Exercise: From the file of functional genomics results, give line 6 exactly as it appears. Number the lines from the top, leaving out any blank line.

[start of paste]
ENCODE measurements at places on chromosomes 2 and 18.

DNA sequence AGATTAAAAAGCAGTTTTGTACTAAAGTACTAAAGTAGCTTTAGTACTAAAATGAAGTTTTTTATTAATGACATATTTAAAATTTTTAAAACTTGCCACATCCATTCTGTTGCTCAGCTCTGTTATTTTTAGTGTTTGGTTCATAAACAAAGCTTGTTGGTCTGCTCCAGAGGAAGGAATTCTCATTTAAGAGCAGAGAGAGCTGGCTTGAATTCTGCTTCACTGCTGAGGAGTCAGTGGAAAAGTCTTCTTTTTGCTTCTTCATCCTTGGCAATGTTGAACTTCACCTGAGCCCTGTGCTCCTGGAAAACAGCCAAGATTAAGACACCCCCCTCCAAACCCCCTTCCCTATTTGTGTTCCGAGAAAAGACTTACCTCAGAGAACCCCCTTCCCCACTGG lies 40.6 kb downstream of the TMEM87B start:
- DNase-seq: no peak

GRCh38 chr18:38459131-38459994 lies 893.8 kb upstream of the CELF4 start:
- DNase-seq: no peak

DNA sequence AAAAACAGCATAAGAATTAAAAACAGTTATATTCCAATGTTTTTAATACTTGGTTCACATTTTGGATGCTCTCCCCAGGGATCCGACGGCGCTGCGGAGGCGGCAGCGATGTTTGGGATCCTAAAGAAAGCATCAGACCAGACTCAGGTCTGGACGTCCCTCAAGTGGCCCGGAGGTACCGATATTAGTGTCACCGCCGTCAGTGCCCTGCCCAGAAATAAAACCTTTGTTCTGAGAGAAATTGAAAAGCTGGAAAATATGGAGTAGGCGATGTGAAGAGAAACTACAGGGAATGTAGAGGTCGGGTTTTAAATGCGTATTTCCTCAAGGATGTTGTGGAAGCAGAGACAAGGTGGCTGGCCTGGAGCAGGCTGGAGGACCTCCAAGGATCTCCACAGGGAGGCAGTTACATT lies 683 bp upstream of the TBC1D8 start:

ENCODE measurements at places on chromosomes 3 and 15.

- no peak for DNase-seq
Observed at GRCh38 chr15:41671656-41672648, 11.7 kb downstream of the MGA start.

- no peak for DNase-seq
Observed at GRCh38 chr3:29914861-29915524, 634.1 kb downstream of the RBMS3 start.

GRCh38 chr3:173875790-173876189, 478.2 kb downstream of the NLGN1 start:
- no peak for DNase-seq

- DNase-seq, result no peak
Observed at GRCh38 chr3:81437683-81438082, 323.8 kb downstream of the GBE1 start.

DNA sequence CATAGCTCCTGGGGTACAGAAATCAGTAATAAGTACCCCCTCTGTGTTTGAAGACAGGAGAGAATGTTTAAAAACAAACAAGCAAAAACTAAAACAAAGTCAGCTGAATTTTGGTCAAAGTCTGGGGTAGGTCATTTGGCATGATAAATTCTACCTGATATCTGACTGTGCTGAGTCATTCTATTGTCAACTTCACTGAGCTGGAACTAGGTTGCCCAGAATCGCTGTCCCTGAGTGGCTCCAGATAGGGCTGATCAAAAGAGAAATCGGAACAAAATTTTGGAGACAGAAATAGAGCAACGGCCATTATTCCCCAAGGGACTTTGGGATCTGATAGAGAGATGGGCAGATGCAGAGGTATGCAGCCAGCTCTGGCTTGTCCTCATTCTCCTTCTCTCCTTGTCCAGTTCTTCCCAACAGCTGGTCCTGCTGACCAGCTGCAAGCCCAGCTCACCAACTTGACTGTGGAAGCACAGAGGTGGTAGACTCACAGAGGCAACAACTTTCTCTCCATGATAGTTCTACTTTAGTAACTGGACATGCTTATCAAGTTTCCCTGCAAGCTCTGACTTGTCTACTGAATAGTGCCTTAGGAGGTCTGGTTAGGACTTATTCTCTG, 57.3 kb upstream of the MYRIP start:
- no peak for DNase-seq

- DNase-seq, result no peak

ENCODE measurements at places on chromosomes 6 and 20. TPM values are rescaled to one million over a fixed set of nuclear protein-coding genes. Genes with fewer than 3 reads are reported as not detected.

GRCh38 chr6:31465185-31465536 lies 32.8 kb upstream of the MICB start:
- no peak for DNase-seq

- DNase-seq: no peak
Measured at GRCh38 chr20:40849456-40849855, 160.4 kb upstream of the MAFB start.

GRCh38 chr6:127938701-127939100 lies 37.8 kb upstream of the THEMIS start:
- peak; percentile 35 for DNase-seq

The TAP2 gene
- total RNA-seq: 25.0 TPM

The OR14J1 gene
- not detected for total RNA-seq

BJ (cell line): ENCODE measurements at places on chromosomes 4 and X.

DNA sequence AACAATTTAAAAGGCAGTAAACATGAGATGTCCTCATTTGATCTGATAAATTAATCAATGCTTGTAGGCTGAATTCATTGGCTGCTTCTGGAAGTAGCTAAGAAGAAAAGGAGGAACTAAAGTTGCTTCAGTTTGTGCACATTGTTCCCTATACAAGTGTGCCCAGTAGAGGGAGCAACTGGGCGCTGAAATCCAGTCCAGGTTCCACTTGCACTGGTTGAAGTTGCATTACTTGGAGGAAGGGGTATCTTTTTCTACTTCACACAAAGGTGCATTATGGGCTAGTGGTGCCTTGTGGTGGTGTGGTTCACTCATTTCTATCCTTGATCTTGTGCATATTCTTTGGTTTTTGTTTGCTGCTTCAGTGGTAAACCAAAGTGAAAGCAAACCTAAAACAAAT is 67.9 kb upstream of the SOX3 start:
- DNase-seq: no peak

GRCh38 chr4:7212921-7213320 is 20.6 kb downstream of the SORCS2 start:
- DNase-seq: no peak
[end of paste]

DNA sequence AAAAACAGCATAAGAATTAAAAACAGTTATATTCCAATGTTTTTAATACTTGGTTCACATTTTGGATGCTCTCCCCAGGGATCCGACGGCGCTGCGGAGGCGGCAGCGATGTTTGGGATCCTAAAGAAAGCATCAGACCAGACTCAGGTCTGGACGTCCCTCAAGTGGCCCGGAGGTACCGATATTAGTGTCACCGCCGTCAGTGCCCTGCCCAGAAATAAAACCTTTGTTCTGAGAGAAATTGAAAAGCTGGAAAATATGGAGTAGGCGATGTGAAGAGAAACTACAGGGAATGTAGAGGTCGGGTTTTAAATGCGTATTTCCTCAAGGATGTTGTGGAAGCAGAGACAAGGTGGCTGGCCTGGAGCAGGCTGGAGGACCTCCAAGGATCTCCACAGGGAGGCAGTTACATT lies 683 bp upstream of the TBC1D8 start: